Monday, March 3, 2014
Just under £29m will be spent on Norfolk’s roads over the next 12 months, but council bosses have admitted those millions will not be enough to prevent deterioration.
An estimated £36m would need to be spent to keep the county’s roads in their current condition, according to transport bosses at Norfolk County Council.
But, with the council looking to make £189m of cuts and savings over the next three years, the Labour/Liberal Democrat administration today agreed it could only afford to spend £25.4m on structural maintenance.
A further £1.4m has been allocated on bridges and £2m on integrated transport schemes.
But officers, in a report which came before councillors, said that: “There is likely to be some deterioration of highway condition as the annual need is calculated to be in the region of £36m to maintain current condition levels”.
They added it was hoped, in the next spending review period, that government grants would be increased to help tackle any deterioration.
Tom McCabe, interim director of environment, transport and development, said: “The highways maintenance is probably the most valuable asset the county council owns.
“We look at the condition over a 20 to 40 year period and the capital programme is the intervention we make each and every year.”
Among the money which will be spent is £1.6m to resurface principal roads, just under £1m to surface B roads and £3m on surface dressing on C roads.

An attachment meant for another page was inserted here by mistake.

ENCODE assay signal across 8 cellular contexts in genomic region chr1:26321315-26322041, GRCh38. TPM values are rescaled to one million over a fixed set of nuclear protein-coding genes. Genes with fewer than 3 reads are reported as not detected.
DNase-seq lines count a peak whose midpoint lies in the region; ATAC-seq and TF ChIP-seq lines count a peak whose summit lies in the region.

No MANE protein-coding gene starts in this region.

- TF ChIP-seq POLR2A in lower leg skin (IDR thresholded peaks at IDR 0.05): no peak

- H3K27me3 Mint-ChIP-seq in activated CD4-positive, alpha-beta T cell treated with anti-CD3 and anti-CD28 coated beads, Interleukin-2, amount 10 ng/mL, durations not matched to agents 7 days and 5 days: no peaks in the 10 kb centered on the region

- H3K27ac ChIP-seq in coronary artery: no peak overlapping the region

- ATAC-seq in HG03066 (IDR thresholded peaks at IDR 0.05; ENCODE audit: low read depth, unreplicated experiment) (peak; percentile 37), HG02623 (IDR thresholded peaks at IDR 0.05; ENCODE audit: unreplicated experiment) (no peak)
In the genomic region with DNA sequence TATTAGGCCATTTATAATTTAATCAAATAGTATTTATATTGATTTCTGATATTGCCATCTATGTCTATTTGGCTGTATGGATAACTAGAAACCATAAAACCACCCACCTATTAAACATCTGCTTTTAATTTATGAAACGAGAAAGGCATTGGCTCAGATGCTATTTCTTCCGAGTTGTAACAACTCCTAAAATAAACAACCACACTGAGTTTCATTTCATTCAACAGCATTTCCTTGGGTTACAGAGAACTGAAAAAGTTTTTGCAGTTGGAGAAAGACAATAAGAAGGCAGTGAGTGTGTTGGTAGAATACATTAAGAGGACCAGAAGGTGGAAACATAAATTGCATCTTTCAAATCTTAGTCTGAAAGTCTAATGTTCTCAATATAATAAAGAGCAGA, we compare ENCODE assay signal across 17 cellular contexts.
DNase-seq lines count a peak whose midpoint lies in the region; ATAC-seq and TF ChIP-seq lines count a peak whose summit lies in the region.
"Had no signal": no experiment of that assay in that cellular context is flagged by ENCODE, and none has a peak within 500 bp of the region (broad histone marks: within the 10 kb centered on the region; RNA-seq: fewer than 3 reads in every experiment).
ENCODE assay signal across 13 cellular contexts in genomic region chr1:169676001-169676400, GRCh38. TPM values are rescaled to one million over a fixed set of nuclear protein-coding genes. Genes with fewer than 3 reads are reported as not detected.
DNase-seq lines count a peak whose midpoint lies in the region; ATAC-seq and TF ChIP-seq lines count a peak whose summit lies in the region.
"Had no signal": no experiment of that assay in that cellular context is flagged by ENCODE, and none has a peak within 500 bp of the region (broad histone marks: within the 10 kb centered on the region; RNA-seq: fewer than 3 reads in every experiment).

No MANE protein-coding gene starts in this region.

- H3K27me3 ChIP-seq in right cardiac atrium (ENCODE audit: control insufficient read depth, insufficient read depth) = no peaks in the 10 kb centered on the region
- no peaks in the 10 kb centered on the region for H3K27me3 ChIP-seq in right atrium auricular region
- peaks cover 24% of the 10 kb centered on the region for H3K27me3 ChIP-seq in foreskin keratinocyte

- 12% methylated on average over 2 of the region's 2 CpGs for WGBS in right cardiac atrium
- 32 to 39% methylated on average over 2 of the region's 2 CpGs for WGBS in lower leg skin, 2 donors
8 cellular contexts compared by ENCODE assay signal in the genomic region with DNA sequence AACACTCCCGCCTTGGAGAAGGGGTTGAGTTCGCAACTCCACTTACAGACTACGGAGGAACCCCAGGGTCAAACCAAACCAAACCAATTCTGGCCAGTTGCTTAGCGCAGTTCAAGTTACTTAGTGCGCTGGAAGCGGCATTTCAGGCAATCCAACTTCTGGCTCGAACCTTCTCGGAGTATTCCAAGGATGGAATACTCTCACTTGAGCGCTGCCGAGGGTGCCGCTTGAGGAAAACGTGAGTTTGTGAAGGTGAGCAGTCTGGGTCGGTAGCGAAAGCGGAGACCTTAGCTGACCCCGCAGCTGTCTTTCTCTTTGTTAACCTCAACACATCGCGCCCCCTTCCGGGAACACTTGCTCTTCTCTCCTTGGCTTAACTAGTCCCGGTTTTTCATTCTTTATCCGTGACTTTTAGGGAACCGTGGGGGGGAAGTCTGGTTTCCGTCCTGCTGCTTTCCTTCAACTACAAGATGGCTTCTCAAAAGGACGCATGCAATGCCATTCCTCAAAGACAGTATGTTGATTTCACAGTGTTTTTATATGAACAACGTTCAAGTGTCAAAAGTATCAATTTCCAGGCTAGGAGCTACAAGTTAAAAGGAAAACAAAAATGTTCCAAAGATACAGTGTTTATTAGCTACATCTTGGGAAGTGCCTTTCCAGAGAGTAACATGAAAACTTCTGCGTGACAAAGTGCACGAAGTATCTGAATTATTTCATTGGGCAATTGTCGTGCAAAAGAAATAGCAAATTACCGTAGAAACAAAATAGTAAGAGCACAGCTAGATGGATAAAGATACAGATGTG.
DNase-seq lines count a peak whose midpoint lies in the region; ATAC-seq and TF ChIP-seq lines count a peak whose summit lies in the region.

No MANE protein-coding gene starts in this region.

Examples of specific projects to benefit from the integrated transport cash inlcudes £100,000 earmarked for a cycle contraflow in Magdalen Street in Norwich; £35,000 allocated to improve access to Diss railway station; £50,000 for CCTV at Thetford Bus Station and £60,000 towards improvements to the Saturday Marketplace in King’s Lynn.
Some £200,000 is also available for the parish partnerships scheme, which sees the council and Norfolk Speed Camera Partnership support traffic improvement schemes from parish and town councils.
The council has received 73 bids, of which 68 have been successful, with details due to be revealed this week.
The cabinet also agreed that part-time 20mph speed limits will only be introduced outside schools where road safety risks are greatest, rather than outside every Norfolk school.
While the cabinet agreed its aspiration was to place them outside all schools, officers had said it would be unaffordable to introduce them at all schools.
Mick Castle, cabinet member for schools, said: “It’s a noble aspiration, but it is a case of looking at the schools in most need.”
• Does more need to be done to tackle speeding in Norfolk? Write, giving full contact details, to Letters Editor, Prospect House, Rouen Road, Norwich NR1 1RE.